Less than two years after its launch, taxi-hailing service Uber has suspended services in the German cities of Hamburg, Frankfurt and Dusseldorf, citing a difficult regulatory environment.
Uber launched its services in Frankfurt in May 2014 through unlicensed drivers offering discounted fares, which were one-third cheaper than the regular licensed taxi fares. This set off opposition from the city’s taxi unions, who charged that Uber drivers had not passed the same lengthy exams as them. Taxi Deutschland, a taxi union filed legal cases against Uber. In March 2015, a Frankfurt court had ruled that all Uber drivers must hold official permits to operate. Since then, the company limited itself to drivers holding passenger transport licence and complying with legal requirements. But then it ran into shortage of suppliers of ride services.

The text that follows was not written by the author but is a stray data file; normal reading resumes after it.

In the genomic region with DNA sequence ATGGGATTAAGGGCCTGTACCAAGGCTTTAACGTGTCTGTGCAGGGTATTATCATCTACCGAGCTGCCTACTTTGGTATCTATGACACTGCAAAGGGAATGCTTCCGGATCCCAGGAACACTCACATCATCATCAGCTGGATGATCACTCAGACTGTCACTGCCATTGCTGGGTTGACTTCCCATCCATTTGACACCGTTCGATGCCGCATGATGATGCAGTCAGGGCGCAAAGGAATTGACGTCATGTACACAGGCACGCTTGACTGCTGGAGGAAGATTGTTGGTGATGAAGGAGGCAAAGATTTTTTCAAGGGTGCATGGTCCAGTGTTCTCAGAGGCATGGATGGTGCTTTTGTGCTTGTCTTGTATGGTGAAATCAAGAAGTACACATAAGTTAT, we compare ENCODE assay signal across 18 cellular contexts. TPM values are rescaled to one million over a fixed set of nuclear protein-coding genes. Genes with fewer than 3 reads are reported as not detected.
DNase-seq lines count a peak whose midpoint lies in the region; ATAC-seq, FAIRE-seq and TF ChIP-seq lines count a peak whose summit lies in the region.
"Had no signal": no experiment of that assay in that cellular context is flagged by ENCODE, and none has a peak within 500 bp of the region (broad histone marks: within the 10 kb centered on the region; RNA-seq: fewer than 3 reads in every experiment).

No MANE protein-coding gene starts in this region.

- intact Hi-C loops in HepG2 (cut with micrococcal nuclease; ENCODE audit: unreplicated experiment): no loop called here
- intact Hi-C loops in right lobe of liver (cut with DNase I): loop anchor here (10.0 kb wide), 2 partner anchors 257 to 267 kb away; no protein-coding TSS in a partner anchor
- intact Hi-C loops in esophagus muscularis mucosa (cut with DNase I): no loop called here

However, Uber continues to operate licensed services in Berlin and Munich. The company said that it would improve its services in the two remaining German cities and intensify the dialogue with law makers and authorities, saying Germany remained one of its most important global markets.
Germany is not the first European country to have objected to Uber operations. Earlier France, Belgium, Spain and the Netherlands have banned UberPop service which relies on non-professional drivers. In May 2015, a Milan court had ordered discontinuance of UberPop in Italy citing the service as unfair competition and against the country’s laws. In June 2015, France had witnessed a nationwide strike by country’s taxi drivers against Uber.